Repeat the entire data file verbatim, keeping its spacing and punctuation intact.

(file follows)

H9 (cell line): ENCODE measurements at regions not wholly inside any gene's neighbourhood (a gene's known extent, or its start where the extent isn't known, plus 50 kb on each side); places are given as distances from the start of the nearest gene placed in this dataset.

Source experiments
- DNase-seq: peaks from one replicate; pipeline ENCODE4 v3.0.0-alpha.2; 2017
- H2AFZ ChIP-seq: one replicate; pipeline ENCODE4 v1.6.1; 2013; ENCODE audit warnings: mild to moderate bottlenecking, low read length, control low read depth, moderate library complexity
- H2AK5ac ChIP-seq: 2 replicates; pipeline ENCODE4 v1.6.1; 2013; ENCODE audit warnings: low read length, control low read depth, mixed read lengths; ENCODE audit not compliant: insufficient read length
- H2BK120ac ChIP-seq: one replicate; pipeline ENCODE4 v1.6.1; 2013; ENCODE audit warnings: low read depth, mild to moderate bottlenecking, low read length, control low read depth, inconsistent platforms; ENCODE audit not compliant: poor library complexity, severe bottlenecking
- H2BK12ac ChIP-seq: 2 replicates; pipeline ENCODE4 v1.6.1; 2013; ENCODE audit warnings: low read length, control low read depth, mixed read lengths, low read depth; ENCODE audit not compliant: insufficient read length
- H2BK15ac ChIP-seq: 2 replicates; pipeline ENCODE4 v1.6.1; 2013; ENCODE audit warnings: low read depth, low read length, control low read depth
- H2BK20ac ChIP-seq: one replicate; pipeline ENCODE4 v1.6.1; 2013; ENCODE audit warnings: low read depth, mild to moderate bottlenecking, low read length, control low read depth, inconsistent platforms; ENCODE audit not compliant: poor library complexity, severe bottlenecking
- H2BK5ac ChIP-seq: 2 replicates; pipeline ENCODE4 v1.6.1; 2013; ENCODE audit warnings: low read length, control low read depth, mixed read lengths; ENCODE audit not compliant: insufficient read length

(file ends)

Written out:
H9 (cell line): ENCODE measurements at regions not wholly inside any gene's neighbourhood (a gene's known extent, or its start where the extent isn't known, plus 50 kb on each side); places are given as distances from the start of the nearest gene placed in this dataset.

Source experiments
- DNase-seq: peaks from one replicate; pipeline ENCODE4 v3.0.0-alpha.2; 2017
- H2AFZ ChIP-seq: one replicate; pipeline ENCODE4 v1.6.1; 2013; ENCODE audit warnings: mild to moderate bottlenecking, low read length, control low read depth, moderate library complexity
- H2AK5ac ChIP-seq: 2 replicates; pipeline ENCODE4 v1.6.1; 2013; ENCODE audit warnings: low read length, control low read depth, mixed read lengths; ENCODE audit not compliant: insufficient read length
- H2BK120ac ChIP-seq: one replicate; pipeline ENCODE4 v1.6.1; 2013; ENCODE audit warnings: low read depth, mild to moderate bottlenecking, low read length, control low read depth, inconsistent platforms; ENCODE audit not compliant: poor library complexity, severe bottlenecking
- H2BK12ac ChIP-seq: 2 replicates; pipeline ENCODE4 v1.6.1; 2013; ENCODE audit warnings: low read length, control low read depth, mixed read lengths, low read depth; ENCODE audit not compliant: insufficient read length
- H2BK15ac ChIP-seq: 2 replicates; pipeline ENCODE4 v1.6.1; 2013; ENCODE audit warnings: low read depth, low read length, control low read depth
- H2BK20ac ChIP-seq: one replicate; pipeline ENCODE4 v1.6.1; 2013; ENCODE audit warnings: low read depth, mild to moderate bottlenecking, low read length, control low read depth, inconsistent platforms; ENCODE audit not compliant: poor library complexity, severe bottlenecking
- H2BK5ac ChIP-seq: 2 replicates; pipeline ENCODE4 v1.6.1; 2013; ENCODE audit warnings: low read length, control low read depth, mixed read lengths; ENCODE audit not compliant: insufficient read length